Changing the Friendly Name of a Boot Entry

In Windows, the items that appear in the Windows Boot Manager are the descriptions of each boot entry.

Typically, after you copy a boot entry, you change the friendly name of the newly created entry to distinguish it from the original.

You can also change the friendly name to make it easier to recognize customized boot entries. A string that precisely describes the entry can save significant time and effort.

For example, the following friendly name strings add little value.

"Windows 10 Debug1"
"Windows 10 Debug2"

However, more precise strings, such as the ones that follow, make the boot choice much easier.

"Windows 10 kdnet"
"Windows 10 NullModem"

Note   When a boot entry is configured for debugging (/debug /debugport) or for Emergency Management Services (EMS) (/redirect) on an x86- or an x64-based system, the boot loader appends a bracketed phrase ([debugger enabled] or [ems enabled]) to the friendly name that appears in the boot menu. However, the boot loader omits the bracketed phrase from the boot menu when the friendly name and the bracketed phrase together exceed 70 characters. To restore the bracketed phrase, shorten the friendly name.

To change the friendly name of a boot entry in a Boot.ini file, you can use Bootcfg or edit the Boot.ini file in Notepad. On systems that store boot options in EFI NVRAM, use Bootcfg.

To change the friendly name of a boot entry for Windows, use BCDEdit.


Administrative privileges are required to update the boot configuration. Changing some boot entry options could render your computer inoperable.

Using BCDEdit

To change the description of a boot entry as it appears on the boot menu, you can use the /set IDdescription option. The command uses the following syntax. The ID is the GUID that is associated with the boot entry (or one of the well-known identifiers, for example, {current}).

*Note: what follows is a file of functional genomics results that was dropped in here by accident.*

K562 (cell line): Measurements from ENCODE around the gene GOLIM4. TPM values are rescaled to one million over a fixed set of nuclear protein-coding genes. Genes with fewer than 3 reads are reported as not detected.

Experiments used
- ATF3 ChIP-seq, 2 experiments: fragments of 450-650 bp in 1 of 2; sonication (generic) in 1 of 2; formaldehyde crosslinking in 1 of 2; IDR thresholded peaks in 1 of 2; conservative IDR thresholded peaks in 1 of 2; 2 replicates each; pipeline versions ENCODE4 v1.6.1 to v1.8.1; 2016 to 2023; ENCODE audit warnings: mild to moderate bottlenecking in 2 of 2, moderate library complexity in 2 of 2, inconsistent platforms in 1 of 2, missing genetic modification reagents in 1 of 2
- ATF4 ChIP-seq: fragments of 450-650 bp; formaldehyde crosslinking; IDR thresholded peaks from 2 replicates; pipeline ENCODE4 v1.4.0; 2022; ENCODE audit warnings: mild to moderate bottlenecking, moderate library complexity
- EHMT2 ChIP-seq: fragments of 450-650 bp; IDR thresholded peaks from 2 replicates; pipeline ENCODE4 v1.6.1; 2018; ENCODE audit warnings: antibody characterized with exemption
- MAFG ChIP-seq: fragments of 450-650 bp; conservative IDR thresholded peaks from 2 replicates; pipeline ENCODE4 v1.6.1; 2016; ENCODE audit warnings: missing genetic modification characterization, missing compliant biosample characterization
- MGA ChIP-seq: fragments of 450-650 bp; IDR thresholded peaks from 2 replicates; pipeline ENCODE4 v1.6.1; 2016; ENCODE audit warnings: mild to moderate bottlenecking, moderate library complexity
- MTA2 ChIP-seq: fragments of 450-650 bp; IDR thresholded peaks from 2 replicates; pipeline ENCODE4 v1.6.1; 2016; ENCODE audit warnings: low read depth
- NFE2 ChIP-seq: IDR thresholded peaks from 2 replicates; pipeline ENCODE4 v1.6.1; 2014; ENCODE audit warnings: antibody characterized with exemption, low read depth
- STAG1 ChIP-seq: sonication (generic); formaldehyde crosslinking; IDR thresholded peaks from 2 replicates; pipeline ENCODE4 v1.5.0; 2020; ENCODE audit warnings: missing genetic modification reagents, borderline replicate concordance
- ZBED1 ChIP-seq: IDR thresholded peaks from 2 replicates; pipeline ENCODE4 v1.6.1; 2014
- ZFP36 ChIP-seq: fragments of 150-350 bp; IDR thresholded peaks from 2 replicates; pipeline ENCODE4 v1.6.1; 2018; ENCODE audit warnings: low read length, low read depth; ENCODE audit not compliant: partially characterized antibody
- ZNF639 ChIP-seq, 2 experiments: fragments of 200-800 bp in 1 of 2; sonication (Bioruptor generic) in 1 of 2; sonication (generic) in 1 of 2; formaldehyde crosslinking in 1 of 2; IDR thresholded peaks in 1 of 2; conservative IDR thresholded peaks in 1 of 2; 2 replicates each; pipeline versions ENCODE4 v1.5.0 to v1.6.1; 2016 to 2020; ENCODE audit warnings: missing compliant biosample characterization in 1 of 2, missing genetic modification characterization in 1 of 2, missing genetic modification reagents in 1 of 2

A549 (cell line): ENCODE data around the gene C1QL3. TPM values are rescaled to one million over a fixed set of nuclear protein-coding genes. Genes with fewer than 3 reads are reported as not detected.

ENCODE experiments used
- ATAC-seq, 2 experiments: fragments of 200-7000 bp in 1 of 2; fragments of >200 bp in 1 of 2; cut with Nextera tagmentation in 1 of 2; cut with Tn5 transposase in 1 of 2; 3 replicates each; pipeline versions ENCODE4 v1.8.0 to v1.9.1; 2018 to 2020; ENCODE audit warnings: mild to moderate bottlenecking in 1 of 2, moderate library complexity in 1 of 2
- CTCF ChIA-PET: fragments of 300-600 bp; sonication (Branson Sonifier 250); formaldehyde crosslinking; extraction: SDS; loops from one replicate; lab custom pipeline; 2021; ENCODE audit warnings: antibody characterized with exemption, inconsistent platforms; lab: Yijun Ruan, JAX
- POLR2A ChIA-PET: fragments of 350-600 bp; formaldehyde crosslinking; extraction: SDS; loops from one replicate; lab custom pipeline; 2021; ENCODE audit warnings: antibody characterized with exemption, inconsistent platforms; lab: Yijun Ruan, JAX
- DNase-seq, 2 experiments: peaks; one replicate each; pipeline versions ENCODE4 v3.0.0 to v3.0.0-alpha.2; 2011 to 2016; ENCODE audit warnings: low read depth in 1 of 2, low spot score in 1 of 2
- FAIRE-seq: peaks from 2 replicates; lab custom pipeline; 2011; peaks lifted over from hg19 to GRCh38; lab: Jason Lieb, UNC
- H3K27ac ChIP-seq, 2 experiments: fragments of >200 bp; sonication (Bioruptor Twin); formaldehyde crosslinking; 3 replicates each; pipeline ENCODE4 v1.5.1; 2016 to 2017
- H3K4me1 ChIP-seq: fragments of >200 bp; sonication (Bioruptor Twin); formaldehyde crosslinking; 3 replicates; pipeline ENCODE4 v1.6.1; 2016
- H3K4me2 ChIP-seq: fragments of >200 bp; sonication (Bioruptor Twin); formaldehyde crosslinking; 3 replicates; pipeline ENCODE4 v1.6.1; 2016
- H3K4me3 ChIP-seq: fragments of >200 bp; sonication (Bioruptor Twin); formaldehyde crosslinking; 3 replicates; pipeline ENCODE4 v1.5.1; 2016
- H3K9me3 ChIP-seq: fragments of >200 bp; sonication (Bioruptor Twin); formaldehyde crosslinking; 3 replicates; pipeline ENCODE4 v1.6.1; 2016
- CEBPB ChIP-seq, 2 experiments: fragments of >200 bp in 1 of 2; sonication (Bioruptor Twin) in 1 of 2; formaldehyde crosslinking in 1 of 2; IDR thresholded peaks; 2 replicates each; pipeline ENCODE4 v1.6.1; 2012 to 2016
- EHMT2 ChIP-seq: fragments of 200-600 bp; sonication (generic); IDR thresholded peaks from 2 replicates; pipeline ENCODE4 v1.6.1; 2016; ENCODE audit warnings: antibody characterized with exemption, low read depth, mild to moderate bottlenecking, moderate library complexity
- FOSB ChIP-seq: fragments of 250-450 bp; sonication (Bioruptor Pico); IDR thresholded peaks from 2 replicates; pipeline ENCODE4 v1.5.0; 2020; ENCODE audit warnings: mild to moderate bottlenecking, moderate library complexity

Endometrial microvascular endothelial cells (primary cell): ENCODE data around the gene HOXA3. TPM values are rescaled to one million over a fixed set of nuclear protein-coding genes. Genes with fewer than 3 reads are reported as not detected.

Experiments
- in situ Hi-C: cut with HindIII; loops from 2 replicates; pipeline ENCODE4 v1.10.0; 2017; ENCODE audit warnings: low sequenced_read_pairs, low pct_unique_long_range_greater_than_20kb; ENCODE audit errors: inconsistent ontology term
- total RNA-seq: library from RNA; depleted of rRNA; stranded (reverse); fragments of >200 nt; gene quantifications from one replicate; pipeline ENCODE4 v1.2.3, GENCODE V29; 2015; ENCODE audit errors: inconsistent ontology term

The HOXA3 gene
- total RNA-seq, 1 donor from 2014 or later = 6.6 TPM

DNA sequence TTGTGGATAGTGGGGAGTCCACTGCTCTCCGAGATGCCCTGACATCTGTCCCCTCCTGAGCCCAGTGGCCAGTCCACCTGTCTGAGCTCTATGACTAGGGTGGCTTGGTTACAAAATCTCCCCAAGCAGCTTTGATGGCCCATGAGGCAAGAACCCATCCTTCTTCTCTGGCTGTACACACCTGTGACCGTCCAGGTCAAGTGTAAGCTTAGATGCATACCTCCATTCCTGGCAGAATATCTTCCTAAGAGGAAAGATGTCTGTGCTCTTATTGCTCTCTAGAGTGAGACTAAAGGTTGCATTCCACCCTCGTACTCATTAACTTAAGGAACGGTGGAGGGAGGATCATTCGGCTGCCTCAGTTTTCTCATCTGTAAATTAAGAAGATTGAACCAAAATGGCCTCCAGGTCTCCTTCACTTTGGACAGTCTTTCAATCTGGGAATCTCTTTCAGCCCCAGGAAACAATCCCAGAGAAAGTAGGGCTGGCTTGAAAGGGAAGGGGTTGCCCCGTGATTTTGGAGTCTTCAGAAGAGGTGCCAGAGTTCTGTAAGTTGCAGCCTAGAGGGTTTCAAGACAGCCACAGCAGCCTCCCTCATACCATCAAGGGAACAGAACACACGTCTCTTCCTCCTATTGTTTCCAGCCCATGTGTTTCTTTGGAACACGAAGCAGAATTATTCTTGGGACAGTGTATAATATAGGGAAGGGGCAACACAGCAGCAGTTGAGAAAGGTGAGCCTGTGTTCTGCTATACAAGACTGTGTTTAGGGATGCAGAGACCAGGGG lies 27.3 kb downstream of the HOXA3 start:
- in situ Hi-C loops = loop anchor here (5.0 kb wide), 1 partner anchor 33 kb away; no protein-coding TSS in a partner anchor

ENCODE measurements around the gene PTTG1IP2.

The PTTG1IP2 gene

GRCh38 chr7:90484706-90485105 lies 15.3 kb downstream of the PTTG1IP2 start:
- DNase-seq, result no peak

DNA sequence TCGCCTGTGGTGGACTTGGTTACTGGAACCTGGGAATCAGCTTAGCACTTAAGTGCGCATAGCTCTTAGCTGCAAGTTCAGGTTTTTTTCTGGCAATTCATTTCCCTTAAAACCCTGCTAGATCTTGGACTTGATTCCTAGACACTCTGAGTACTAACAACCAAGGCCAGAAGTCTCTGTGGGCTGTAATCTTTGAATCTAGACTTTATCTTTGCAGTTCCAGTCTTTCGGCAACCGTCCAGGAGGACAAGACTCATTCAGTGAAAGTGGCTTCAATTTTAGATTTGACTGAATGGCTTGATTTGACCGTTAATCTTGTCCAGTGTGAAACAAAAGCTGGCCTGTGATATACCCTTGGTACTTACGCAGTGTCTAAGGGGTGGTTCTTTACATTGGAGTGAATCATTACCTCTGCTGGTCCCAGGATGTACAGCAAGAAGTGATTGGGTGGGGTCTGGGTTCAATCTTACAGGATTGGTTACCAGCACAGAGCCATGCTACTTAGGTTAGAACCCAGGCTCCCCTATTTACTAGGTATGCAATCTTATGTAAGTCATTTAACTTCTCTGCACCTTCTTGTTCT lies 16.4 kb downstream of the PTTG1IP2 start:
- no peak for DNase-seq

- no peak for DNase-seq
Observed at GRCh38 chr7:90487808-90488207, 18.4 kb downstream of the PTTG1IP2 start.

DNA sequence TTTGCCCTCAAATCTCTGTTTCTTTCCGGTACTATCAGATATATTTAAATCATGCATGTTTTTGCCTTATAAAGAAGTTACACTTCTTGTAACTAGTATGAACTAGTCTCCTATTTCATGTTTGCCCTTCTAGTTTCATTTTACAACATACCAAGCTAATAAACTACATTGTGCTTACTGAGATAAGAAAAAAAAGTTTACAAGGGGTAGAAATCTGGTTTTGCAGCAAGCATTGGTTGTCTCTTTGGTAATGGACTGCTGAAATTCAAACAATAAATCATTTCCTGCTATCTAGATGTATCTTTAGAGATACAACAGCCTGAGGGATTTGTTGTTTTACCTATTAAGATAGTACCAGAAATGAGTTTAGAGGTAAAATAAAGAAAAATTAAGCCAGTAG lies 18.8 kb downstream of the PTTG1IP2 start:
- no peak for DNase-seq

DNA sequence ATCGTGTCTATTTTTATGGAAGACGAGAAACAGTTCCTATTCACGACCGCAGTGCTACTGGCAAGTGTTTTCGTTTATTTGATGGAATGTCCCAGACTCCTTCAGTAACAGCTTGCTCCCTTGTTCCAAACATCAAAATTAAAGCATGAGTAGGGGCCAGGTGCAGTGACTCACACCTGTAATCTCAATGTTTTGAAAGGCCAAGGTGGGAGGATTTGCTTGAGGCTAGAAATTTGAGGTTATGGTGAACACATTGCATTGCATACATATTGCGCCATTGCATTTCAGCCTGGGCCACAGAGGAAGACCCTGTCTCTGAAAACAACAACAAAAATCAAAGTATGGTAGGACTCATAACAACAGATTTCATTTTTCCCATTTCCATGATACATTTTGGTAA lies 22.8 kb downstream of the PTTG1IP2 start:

If you are using Windows PowerShell, you must use quotes around the boot entry identifier, for example: "{49916baf-0e08-11db-9af4-000bdbd316a0}" or "{current}".

bcdedit /set ID description "The new description"

For example:

bcdedit /set {802d5e32-0784-11da-bd33-000476eba25f} description "Windows 10 NullModem"

To change the description of the boot entry that corresponds to the operating system that is currently running, use the following example:

bcdedit /set {current} description "Windows 10 NullModem"

You can also change the description when you copy an existing boot entry using the /d option.

bcdedit /copy {current} /d "Windows 10 NullModem"

Using Bootcfg

With Bootcfg, you can change the friendly name of a boot entry only while copying the entry. Use the Bootcfg /copy switch to copy the entry and change its friendly name.

The following Bootcfg command copies the first boot entry to create a new entry. The /ID switch specifies the line number of the entry being copied. The /d (description) switch specifies the friendly name of the newly-created entry.

bootcfg /copy /ID 1 /d "Windows 10 Debug"

For complete instructions for using Bootcfg, see Help and Support Services. For examples, see Using Boot Parameters.

Editing the Boot.ini File

In the Boot.ini file, the friendly name of a boot entry appears in the boot entry in quotation marks.

For example, the following sample from a Boot.ini file has duplicate boot entries for Microsoft Windows 10 Professional.

multi(0)disk(0)rdisk(0)partition(1)\WINDOWS="Microsoft Windows 10 Professional" /fastdetect
multi(0)disk(0)rdisk(0)partition(1)\WINDOWS="Microsoft Windows 10 Professional" /fastdetect

To change the friendly name of a boot entry, type over the quoted string in the boot entry. In the following example, because the first entry will be customized for debugging, the name is changed to Windows 10 Debug.

multi(0)disk(0)rdisk(0)partition(1)\WINDOWS="Windows 10 Debug" /fastdetect
multi(0)disk(0)rdisk(0)partition(1)\WINDOWS="Microsoft Windows 10 Professional" /fastdetect